LEGAL LEANINGS: Is Your Physician Organization Complying With Antitrust Law?


It is not uncommon for a physician organization to act as an intermediary between its physician participants and third-party payers to facilitate the negotiation and acceptance of reimbursement rates and other payer contract terms.

However, when facilitation becomes negotiation and a PO accepts contracts with third-party payers on behalf of physician participants, also known as “single-signature contracting,” a PO may be unintentionally engaging in illegal “price-fixing” in violation of antitrust law.

Under Section 1 of the Sherman Act, it is illegal to engage in horizontal price fixing arrangements. This includes circumstances where PO physician participants, who are otherwise competitors in the market, collectively agree or disagree to a third-party payer’s terms. As a result, if a PO negotiates and unilaterally accepts or rejects rates on behalf of all its physician participants, it must proceed with caution and comply with Section 8 of the Department of Justice and Federal Trade Commission in their Statements of Antitrust Enforcement Policy in Health Care.


Single-signature contracting is not always a violation of antitrust law. The DOJ and FTC (the “Agencies”) specifically outline “safety zones” by which such conduct is permitted, provided that there are no extraordinary or unusual circumstances involved with respect to the arrangement. Such safety zones include:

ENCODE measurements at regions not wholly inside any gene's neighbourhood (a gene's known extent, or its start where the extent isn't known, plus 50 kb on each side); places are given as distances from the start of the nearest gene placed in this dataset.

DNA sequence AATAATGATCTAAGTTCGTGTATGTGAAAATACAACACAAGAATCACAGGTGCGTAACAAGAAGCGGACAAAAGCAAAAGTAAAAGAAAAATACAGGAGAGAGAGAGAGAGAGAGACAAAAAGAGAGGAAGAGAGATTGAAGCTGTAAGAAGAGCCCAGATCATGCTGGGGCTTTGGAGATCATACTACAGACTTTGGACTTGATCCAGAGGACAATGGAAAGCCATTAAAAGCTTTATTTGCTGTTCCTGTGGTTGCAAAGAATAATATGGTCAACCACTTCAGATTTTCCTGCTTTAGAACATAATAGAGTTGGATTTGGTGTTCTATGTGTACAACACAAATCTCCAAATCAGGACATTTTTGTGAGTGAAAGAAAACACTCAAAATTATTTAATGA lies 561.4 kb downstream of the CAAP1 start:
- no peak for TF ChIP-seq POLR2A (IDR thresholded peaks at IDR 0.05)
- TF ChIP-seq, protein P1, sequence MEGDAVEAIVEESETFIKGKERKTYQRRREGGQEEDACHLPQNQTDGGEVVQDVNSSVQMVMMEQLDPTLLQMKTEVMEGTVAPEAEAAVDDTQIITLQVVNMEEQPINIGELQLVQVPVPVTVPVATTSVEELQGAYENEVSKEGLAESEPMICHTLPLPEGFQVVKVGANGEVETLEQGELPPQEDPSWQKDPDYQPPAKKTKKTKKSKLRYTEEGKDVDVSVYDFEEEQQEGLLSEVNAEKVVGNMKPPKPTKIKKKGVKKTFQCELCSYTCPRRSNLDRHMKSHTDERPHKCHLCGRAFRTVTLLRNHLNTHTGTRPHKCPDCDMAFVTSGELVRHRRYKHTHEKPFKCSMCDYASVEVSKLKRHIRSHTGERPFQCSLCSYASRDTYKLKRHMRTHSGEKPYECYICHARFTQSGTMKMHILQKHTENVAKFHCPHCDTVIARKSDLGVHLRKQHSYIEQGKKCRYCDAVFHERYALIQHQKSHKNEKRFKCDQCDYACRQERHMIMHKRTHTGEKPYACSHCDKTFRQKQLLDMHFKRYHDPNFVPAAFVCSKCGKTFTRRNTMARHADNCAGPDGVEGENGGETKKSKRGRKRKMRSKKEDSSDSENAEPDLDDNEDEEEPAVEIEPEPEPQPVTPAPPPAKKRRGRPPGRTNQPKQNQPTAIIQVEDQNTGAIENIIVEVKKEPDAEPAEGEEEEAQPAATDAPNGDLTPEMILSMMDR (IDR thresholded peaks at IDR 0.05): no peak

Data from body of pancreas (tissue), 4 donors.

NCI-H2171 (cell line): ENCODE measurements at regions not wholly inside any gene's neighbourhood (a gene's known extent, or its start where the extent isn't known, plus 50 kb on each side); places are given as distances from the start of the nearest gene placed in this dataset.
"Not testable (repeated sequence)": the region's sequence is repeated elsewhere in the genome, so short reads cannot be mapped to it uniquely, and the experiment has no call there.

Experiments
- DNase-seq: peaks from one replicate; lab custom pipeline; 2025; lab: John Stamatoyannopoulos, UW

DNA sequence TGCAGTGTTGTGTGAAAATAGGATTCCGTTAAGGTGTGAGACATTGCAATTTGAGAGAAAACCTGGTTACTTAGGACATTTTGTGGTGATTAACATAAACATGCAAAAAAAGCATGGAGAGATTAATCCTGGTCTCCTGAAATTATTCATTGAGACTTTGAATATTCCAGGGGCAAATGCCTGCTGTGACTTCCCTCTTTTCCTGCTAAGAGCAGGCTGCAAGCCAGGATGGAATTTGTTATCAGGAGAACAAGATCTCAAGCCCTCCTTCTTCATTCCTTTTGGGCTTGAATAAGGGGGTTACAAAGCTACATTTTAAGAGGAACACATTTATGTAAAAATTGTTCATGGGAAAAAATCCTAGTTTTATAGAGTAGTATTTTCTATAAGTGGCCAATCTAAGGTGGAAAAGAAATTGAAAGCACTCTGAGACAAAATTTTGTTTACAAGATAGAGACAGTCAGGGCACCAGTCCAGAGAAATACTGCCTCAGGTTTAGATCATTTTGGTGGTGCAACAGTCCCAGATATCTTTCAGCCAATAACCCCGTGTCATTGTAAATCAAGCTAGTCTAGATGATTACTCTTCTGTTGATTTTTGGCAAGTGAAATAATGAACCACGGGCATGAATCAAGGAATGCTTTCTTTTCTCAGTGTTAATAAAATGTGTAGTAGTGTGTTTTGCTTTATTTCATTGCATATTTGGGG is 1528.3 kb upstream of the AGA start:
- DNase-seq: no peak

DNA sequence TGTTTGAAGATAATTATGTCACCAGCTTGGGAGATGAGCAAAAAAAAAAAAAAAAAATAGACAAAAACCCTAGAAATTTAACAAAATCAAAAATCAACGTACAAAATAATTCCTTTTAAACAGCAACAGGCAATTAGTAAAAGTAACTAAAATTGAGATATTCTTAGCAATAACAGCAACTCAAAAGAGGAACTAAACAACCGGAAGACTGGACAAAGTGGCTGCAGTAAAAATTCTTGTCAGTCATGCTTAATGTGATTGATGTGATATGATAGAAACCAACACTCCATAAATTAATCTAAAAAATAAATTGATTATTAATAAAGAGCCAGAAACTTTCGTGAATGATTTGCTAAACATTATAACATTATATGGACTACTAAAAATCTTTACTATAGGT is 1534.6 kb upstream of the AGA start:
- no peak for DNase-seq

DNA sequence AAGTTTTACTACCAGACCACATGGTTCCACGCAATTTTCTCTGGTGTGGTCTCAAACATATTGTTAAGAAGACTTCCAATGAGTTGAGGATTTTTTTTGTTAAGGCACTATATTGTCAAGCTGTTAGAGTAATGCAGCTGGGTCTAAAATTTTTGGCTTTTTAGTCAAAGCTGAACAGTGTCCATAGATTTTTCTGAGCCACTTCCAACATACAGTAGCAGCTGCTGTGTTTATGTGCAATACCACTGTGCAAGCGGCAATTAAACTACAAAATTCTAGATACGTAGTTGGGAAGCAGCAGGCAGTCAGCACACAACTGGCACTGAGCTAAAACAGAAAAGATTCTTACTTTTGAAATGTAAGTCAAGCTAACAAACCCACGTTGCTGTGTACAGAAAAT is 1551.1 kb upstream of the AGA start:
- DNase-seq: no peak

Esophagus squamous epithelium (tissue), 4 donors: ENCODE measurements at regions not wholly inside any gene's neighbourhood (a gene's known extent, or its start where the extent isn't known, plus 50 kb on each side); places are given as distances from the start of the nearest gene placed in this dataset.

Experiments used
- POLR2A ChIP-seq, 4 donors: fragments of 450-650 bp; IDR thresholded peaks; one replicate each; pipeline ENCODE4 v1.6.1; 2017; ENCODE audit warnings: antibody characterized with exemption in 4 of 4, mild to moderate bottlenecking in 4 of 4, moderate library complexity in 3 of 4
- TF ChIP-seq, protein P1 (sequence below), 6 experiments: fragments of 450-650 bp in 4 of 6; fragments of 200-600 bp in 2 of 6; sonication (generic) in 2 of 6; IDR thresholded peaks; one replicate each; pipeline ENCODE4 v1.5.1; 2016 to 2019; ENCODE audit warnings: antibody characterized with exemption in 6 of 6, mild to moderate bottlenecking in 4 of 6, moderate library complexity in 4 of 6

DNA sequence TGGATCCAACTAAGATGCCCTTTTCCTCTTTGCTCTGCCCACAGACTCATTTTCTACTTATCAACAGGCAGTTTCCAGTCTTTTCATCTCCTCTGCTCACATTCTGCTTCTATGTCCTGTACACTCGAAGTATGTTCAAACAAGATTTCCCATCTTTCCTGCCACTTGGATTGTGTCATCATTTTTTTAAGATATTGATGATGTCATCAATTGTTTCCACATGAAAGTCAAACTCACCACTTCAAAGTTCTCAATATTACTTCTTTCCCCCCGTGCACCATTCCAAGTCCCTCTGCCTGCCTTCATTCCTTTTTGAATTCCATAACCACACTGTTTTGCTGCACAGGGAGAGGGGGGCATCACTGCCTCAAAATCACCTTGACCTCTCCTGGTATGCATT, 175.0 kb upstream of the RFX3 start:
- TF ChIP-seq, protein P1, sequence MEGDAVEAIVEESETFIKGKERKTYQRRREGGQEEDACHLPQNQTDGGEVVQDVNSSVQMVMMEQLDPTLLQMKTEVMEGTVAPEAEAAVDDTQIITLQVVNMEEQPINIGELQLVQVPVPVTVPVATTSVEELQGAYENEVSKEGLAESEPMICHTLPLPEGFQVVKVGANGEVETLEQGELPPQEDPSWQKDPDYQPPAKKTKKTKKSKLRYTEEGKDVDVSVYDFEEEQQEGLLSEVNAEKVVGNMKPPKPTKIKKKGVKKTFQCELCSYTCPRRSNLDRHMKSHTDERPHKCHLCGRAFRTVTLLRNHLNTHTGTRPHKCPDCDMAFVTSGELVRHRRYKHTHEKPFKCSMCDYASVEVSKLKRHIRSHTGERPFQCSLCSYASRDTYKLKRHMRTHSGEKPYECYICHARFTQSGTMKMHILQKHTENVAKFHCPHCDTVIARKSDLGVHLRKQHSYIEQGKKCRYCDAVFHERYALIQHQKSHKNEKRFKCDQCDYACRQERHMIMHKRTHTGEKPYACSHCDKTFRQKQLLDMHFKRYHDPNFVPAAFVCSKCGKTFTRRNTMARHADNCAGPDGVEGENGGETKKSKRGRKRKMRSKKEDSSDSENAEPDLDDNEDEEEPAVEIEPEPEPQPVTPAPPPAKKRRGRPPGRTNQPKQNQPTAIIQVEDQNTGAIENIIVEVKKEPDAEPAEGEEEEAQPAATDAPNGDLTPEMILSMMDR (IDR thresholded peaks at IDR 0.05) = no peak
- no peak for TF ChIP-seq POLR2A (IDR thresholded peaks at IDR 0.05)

Exclusive Networks: Exclusive POs are those where the PO’s physician participants are restricted in their ability to, or do not in practice, individually contract or affiliate with other POs or health plans. Exclusive POs generally will not be challenged by the Agencies if two conditions are met: (1) the PO’s physicians share in “substantial financial risk”; and (2) the physicians constitute 20 percent or less of the physicians in each physician specialty with active hospital staff privileges who practice in the relevant geographic market.

Non-Exclusive Networks: Non-exclusive POs are granted a similar safety zone, provided that the PO’s physician’s share substantial financial risk and they comprise 30 percent or less of the physicians in each physician specialty with active hospital staff privileges who practice in the relevant geographic market and share substantial financial risk.

There are a variety of well-accepted models that may be implemented by the PO to meet the financial risk requirement of the safety zones. These can include contracts containing capitated rates, services provided for a pre-determined percentage of a premium or revenue from a plan, or financial withholds. Whatever mechanism a PO selects to ration financial risk among its physician participants, it should be carefully structured and evaluated by the PO’s attorney to ensure compliance with the Agencies guidelines.


If a PO engages in single-signature contracting and the PO is not within the requirements of a safety zone, it does not mean an antitrust violation is imminent. When no safety zone applies, single-signature contracting will be evaluated as to whether it is likely to produce procompetitive efficiencies, and whether those procompetitive efficiencies outweigh the anticompetitive effect which may result from the arrangement. This is known as the “rule of reason” analysis. There are two accepted circumstances when this analysis may be applied:

Substantial Financial Risk: If a PO falls outside of a safety zone, it may still satisfy the rule of reason if there is sufficient financial risk-sharing by the participating physicians. The Agencies recognize that substantial financial risk-sharing incentivizes physicians to strive for a common efficiency goal that may offset anticompetitive risks associated with the arrangement.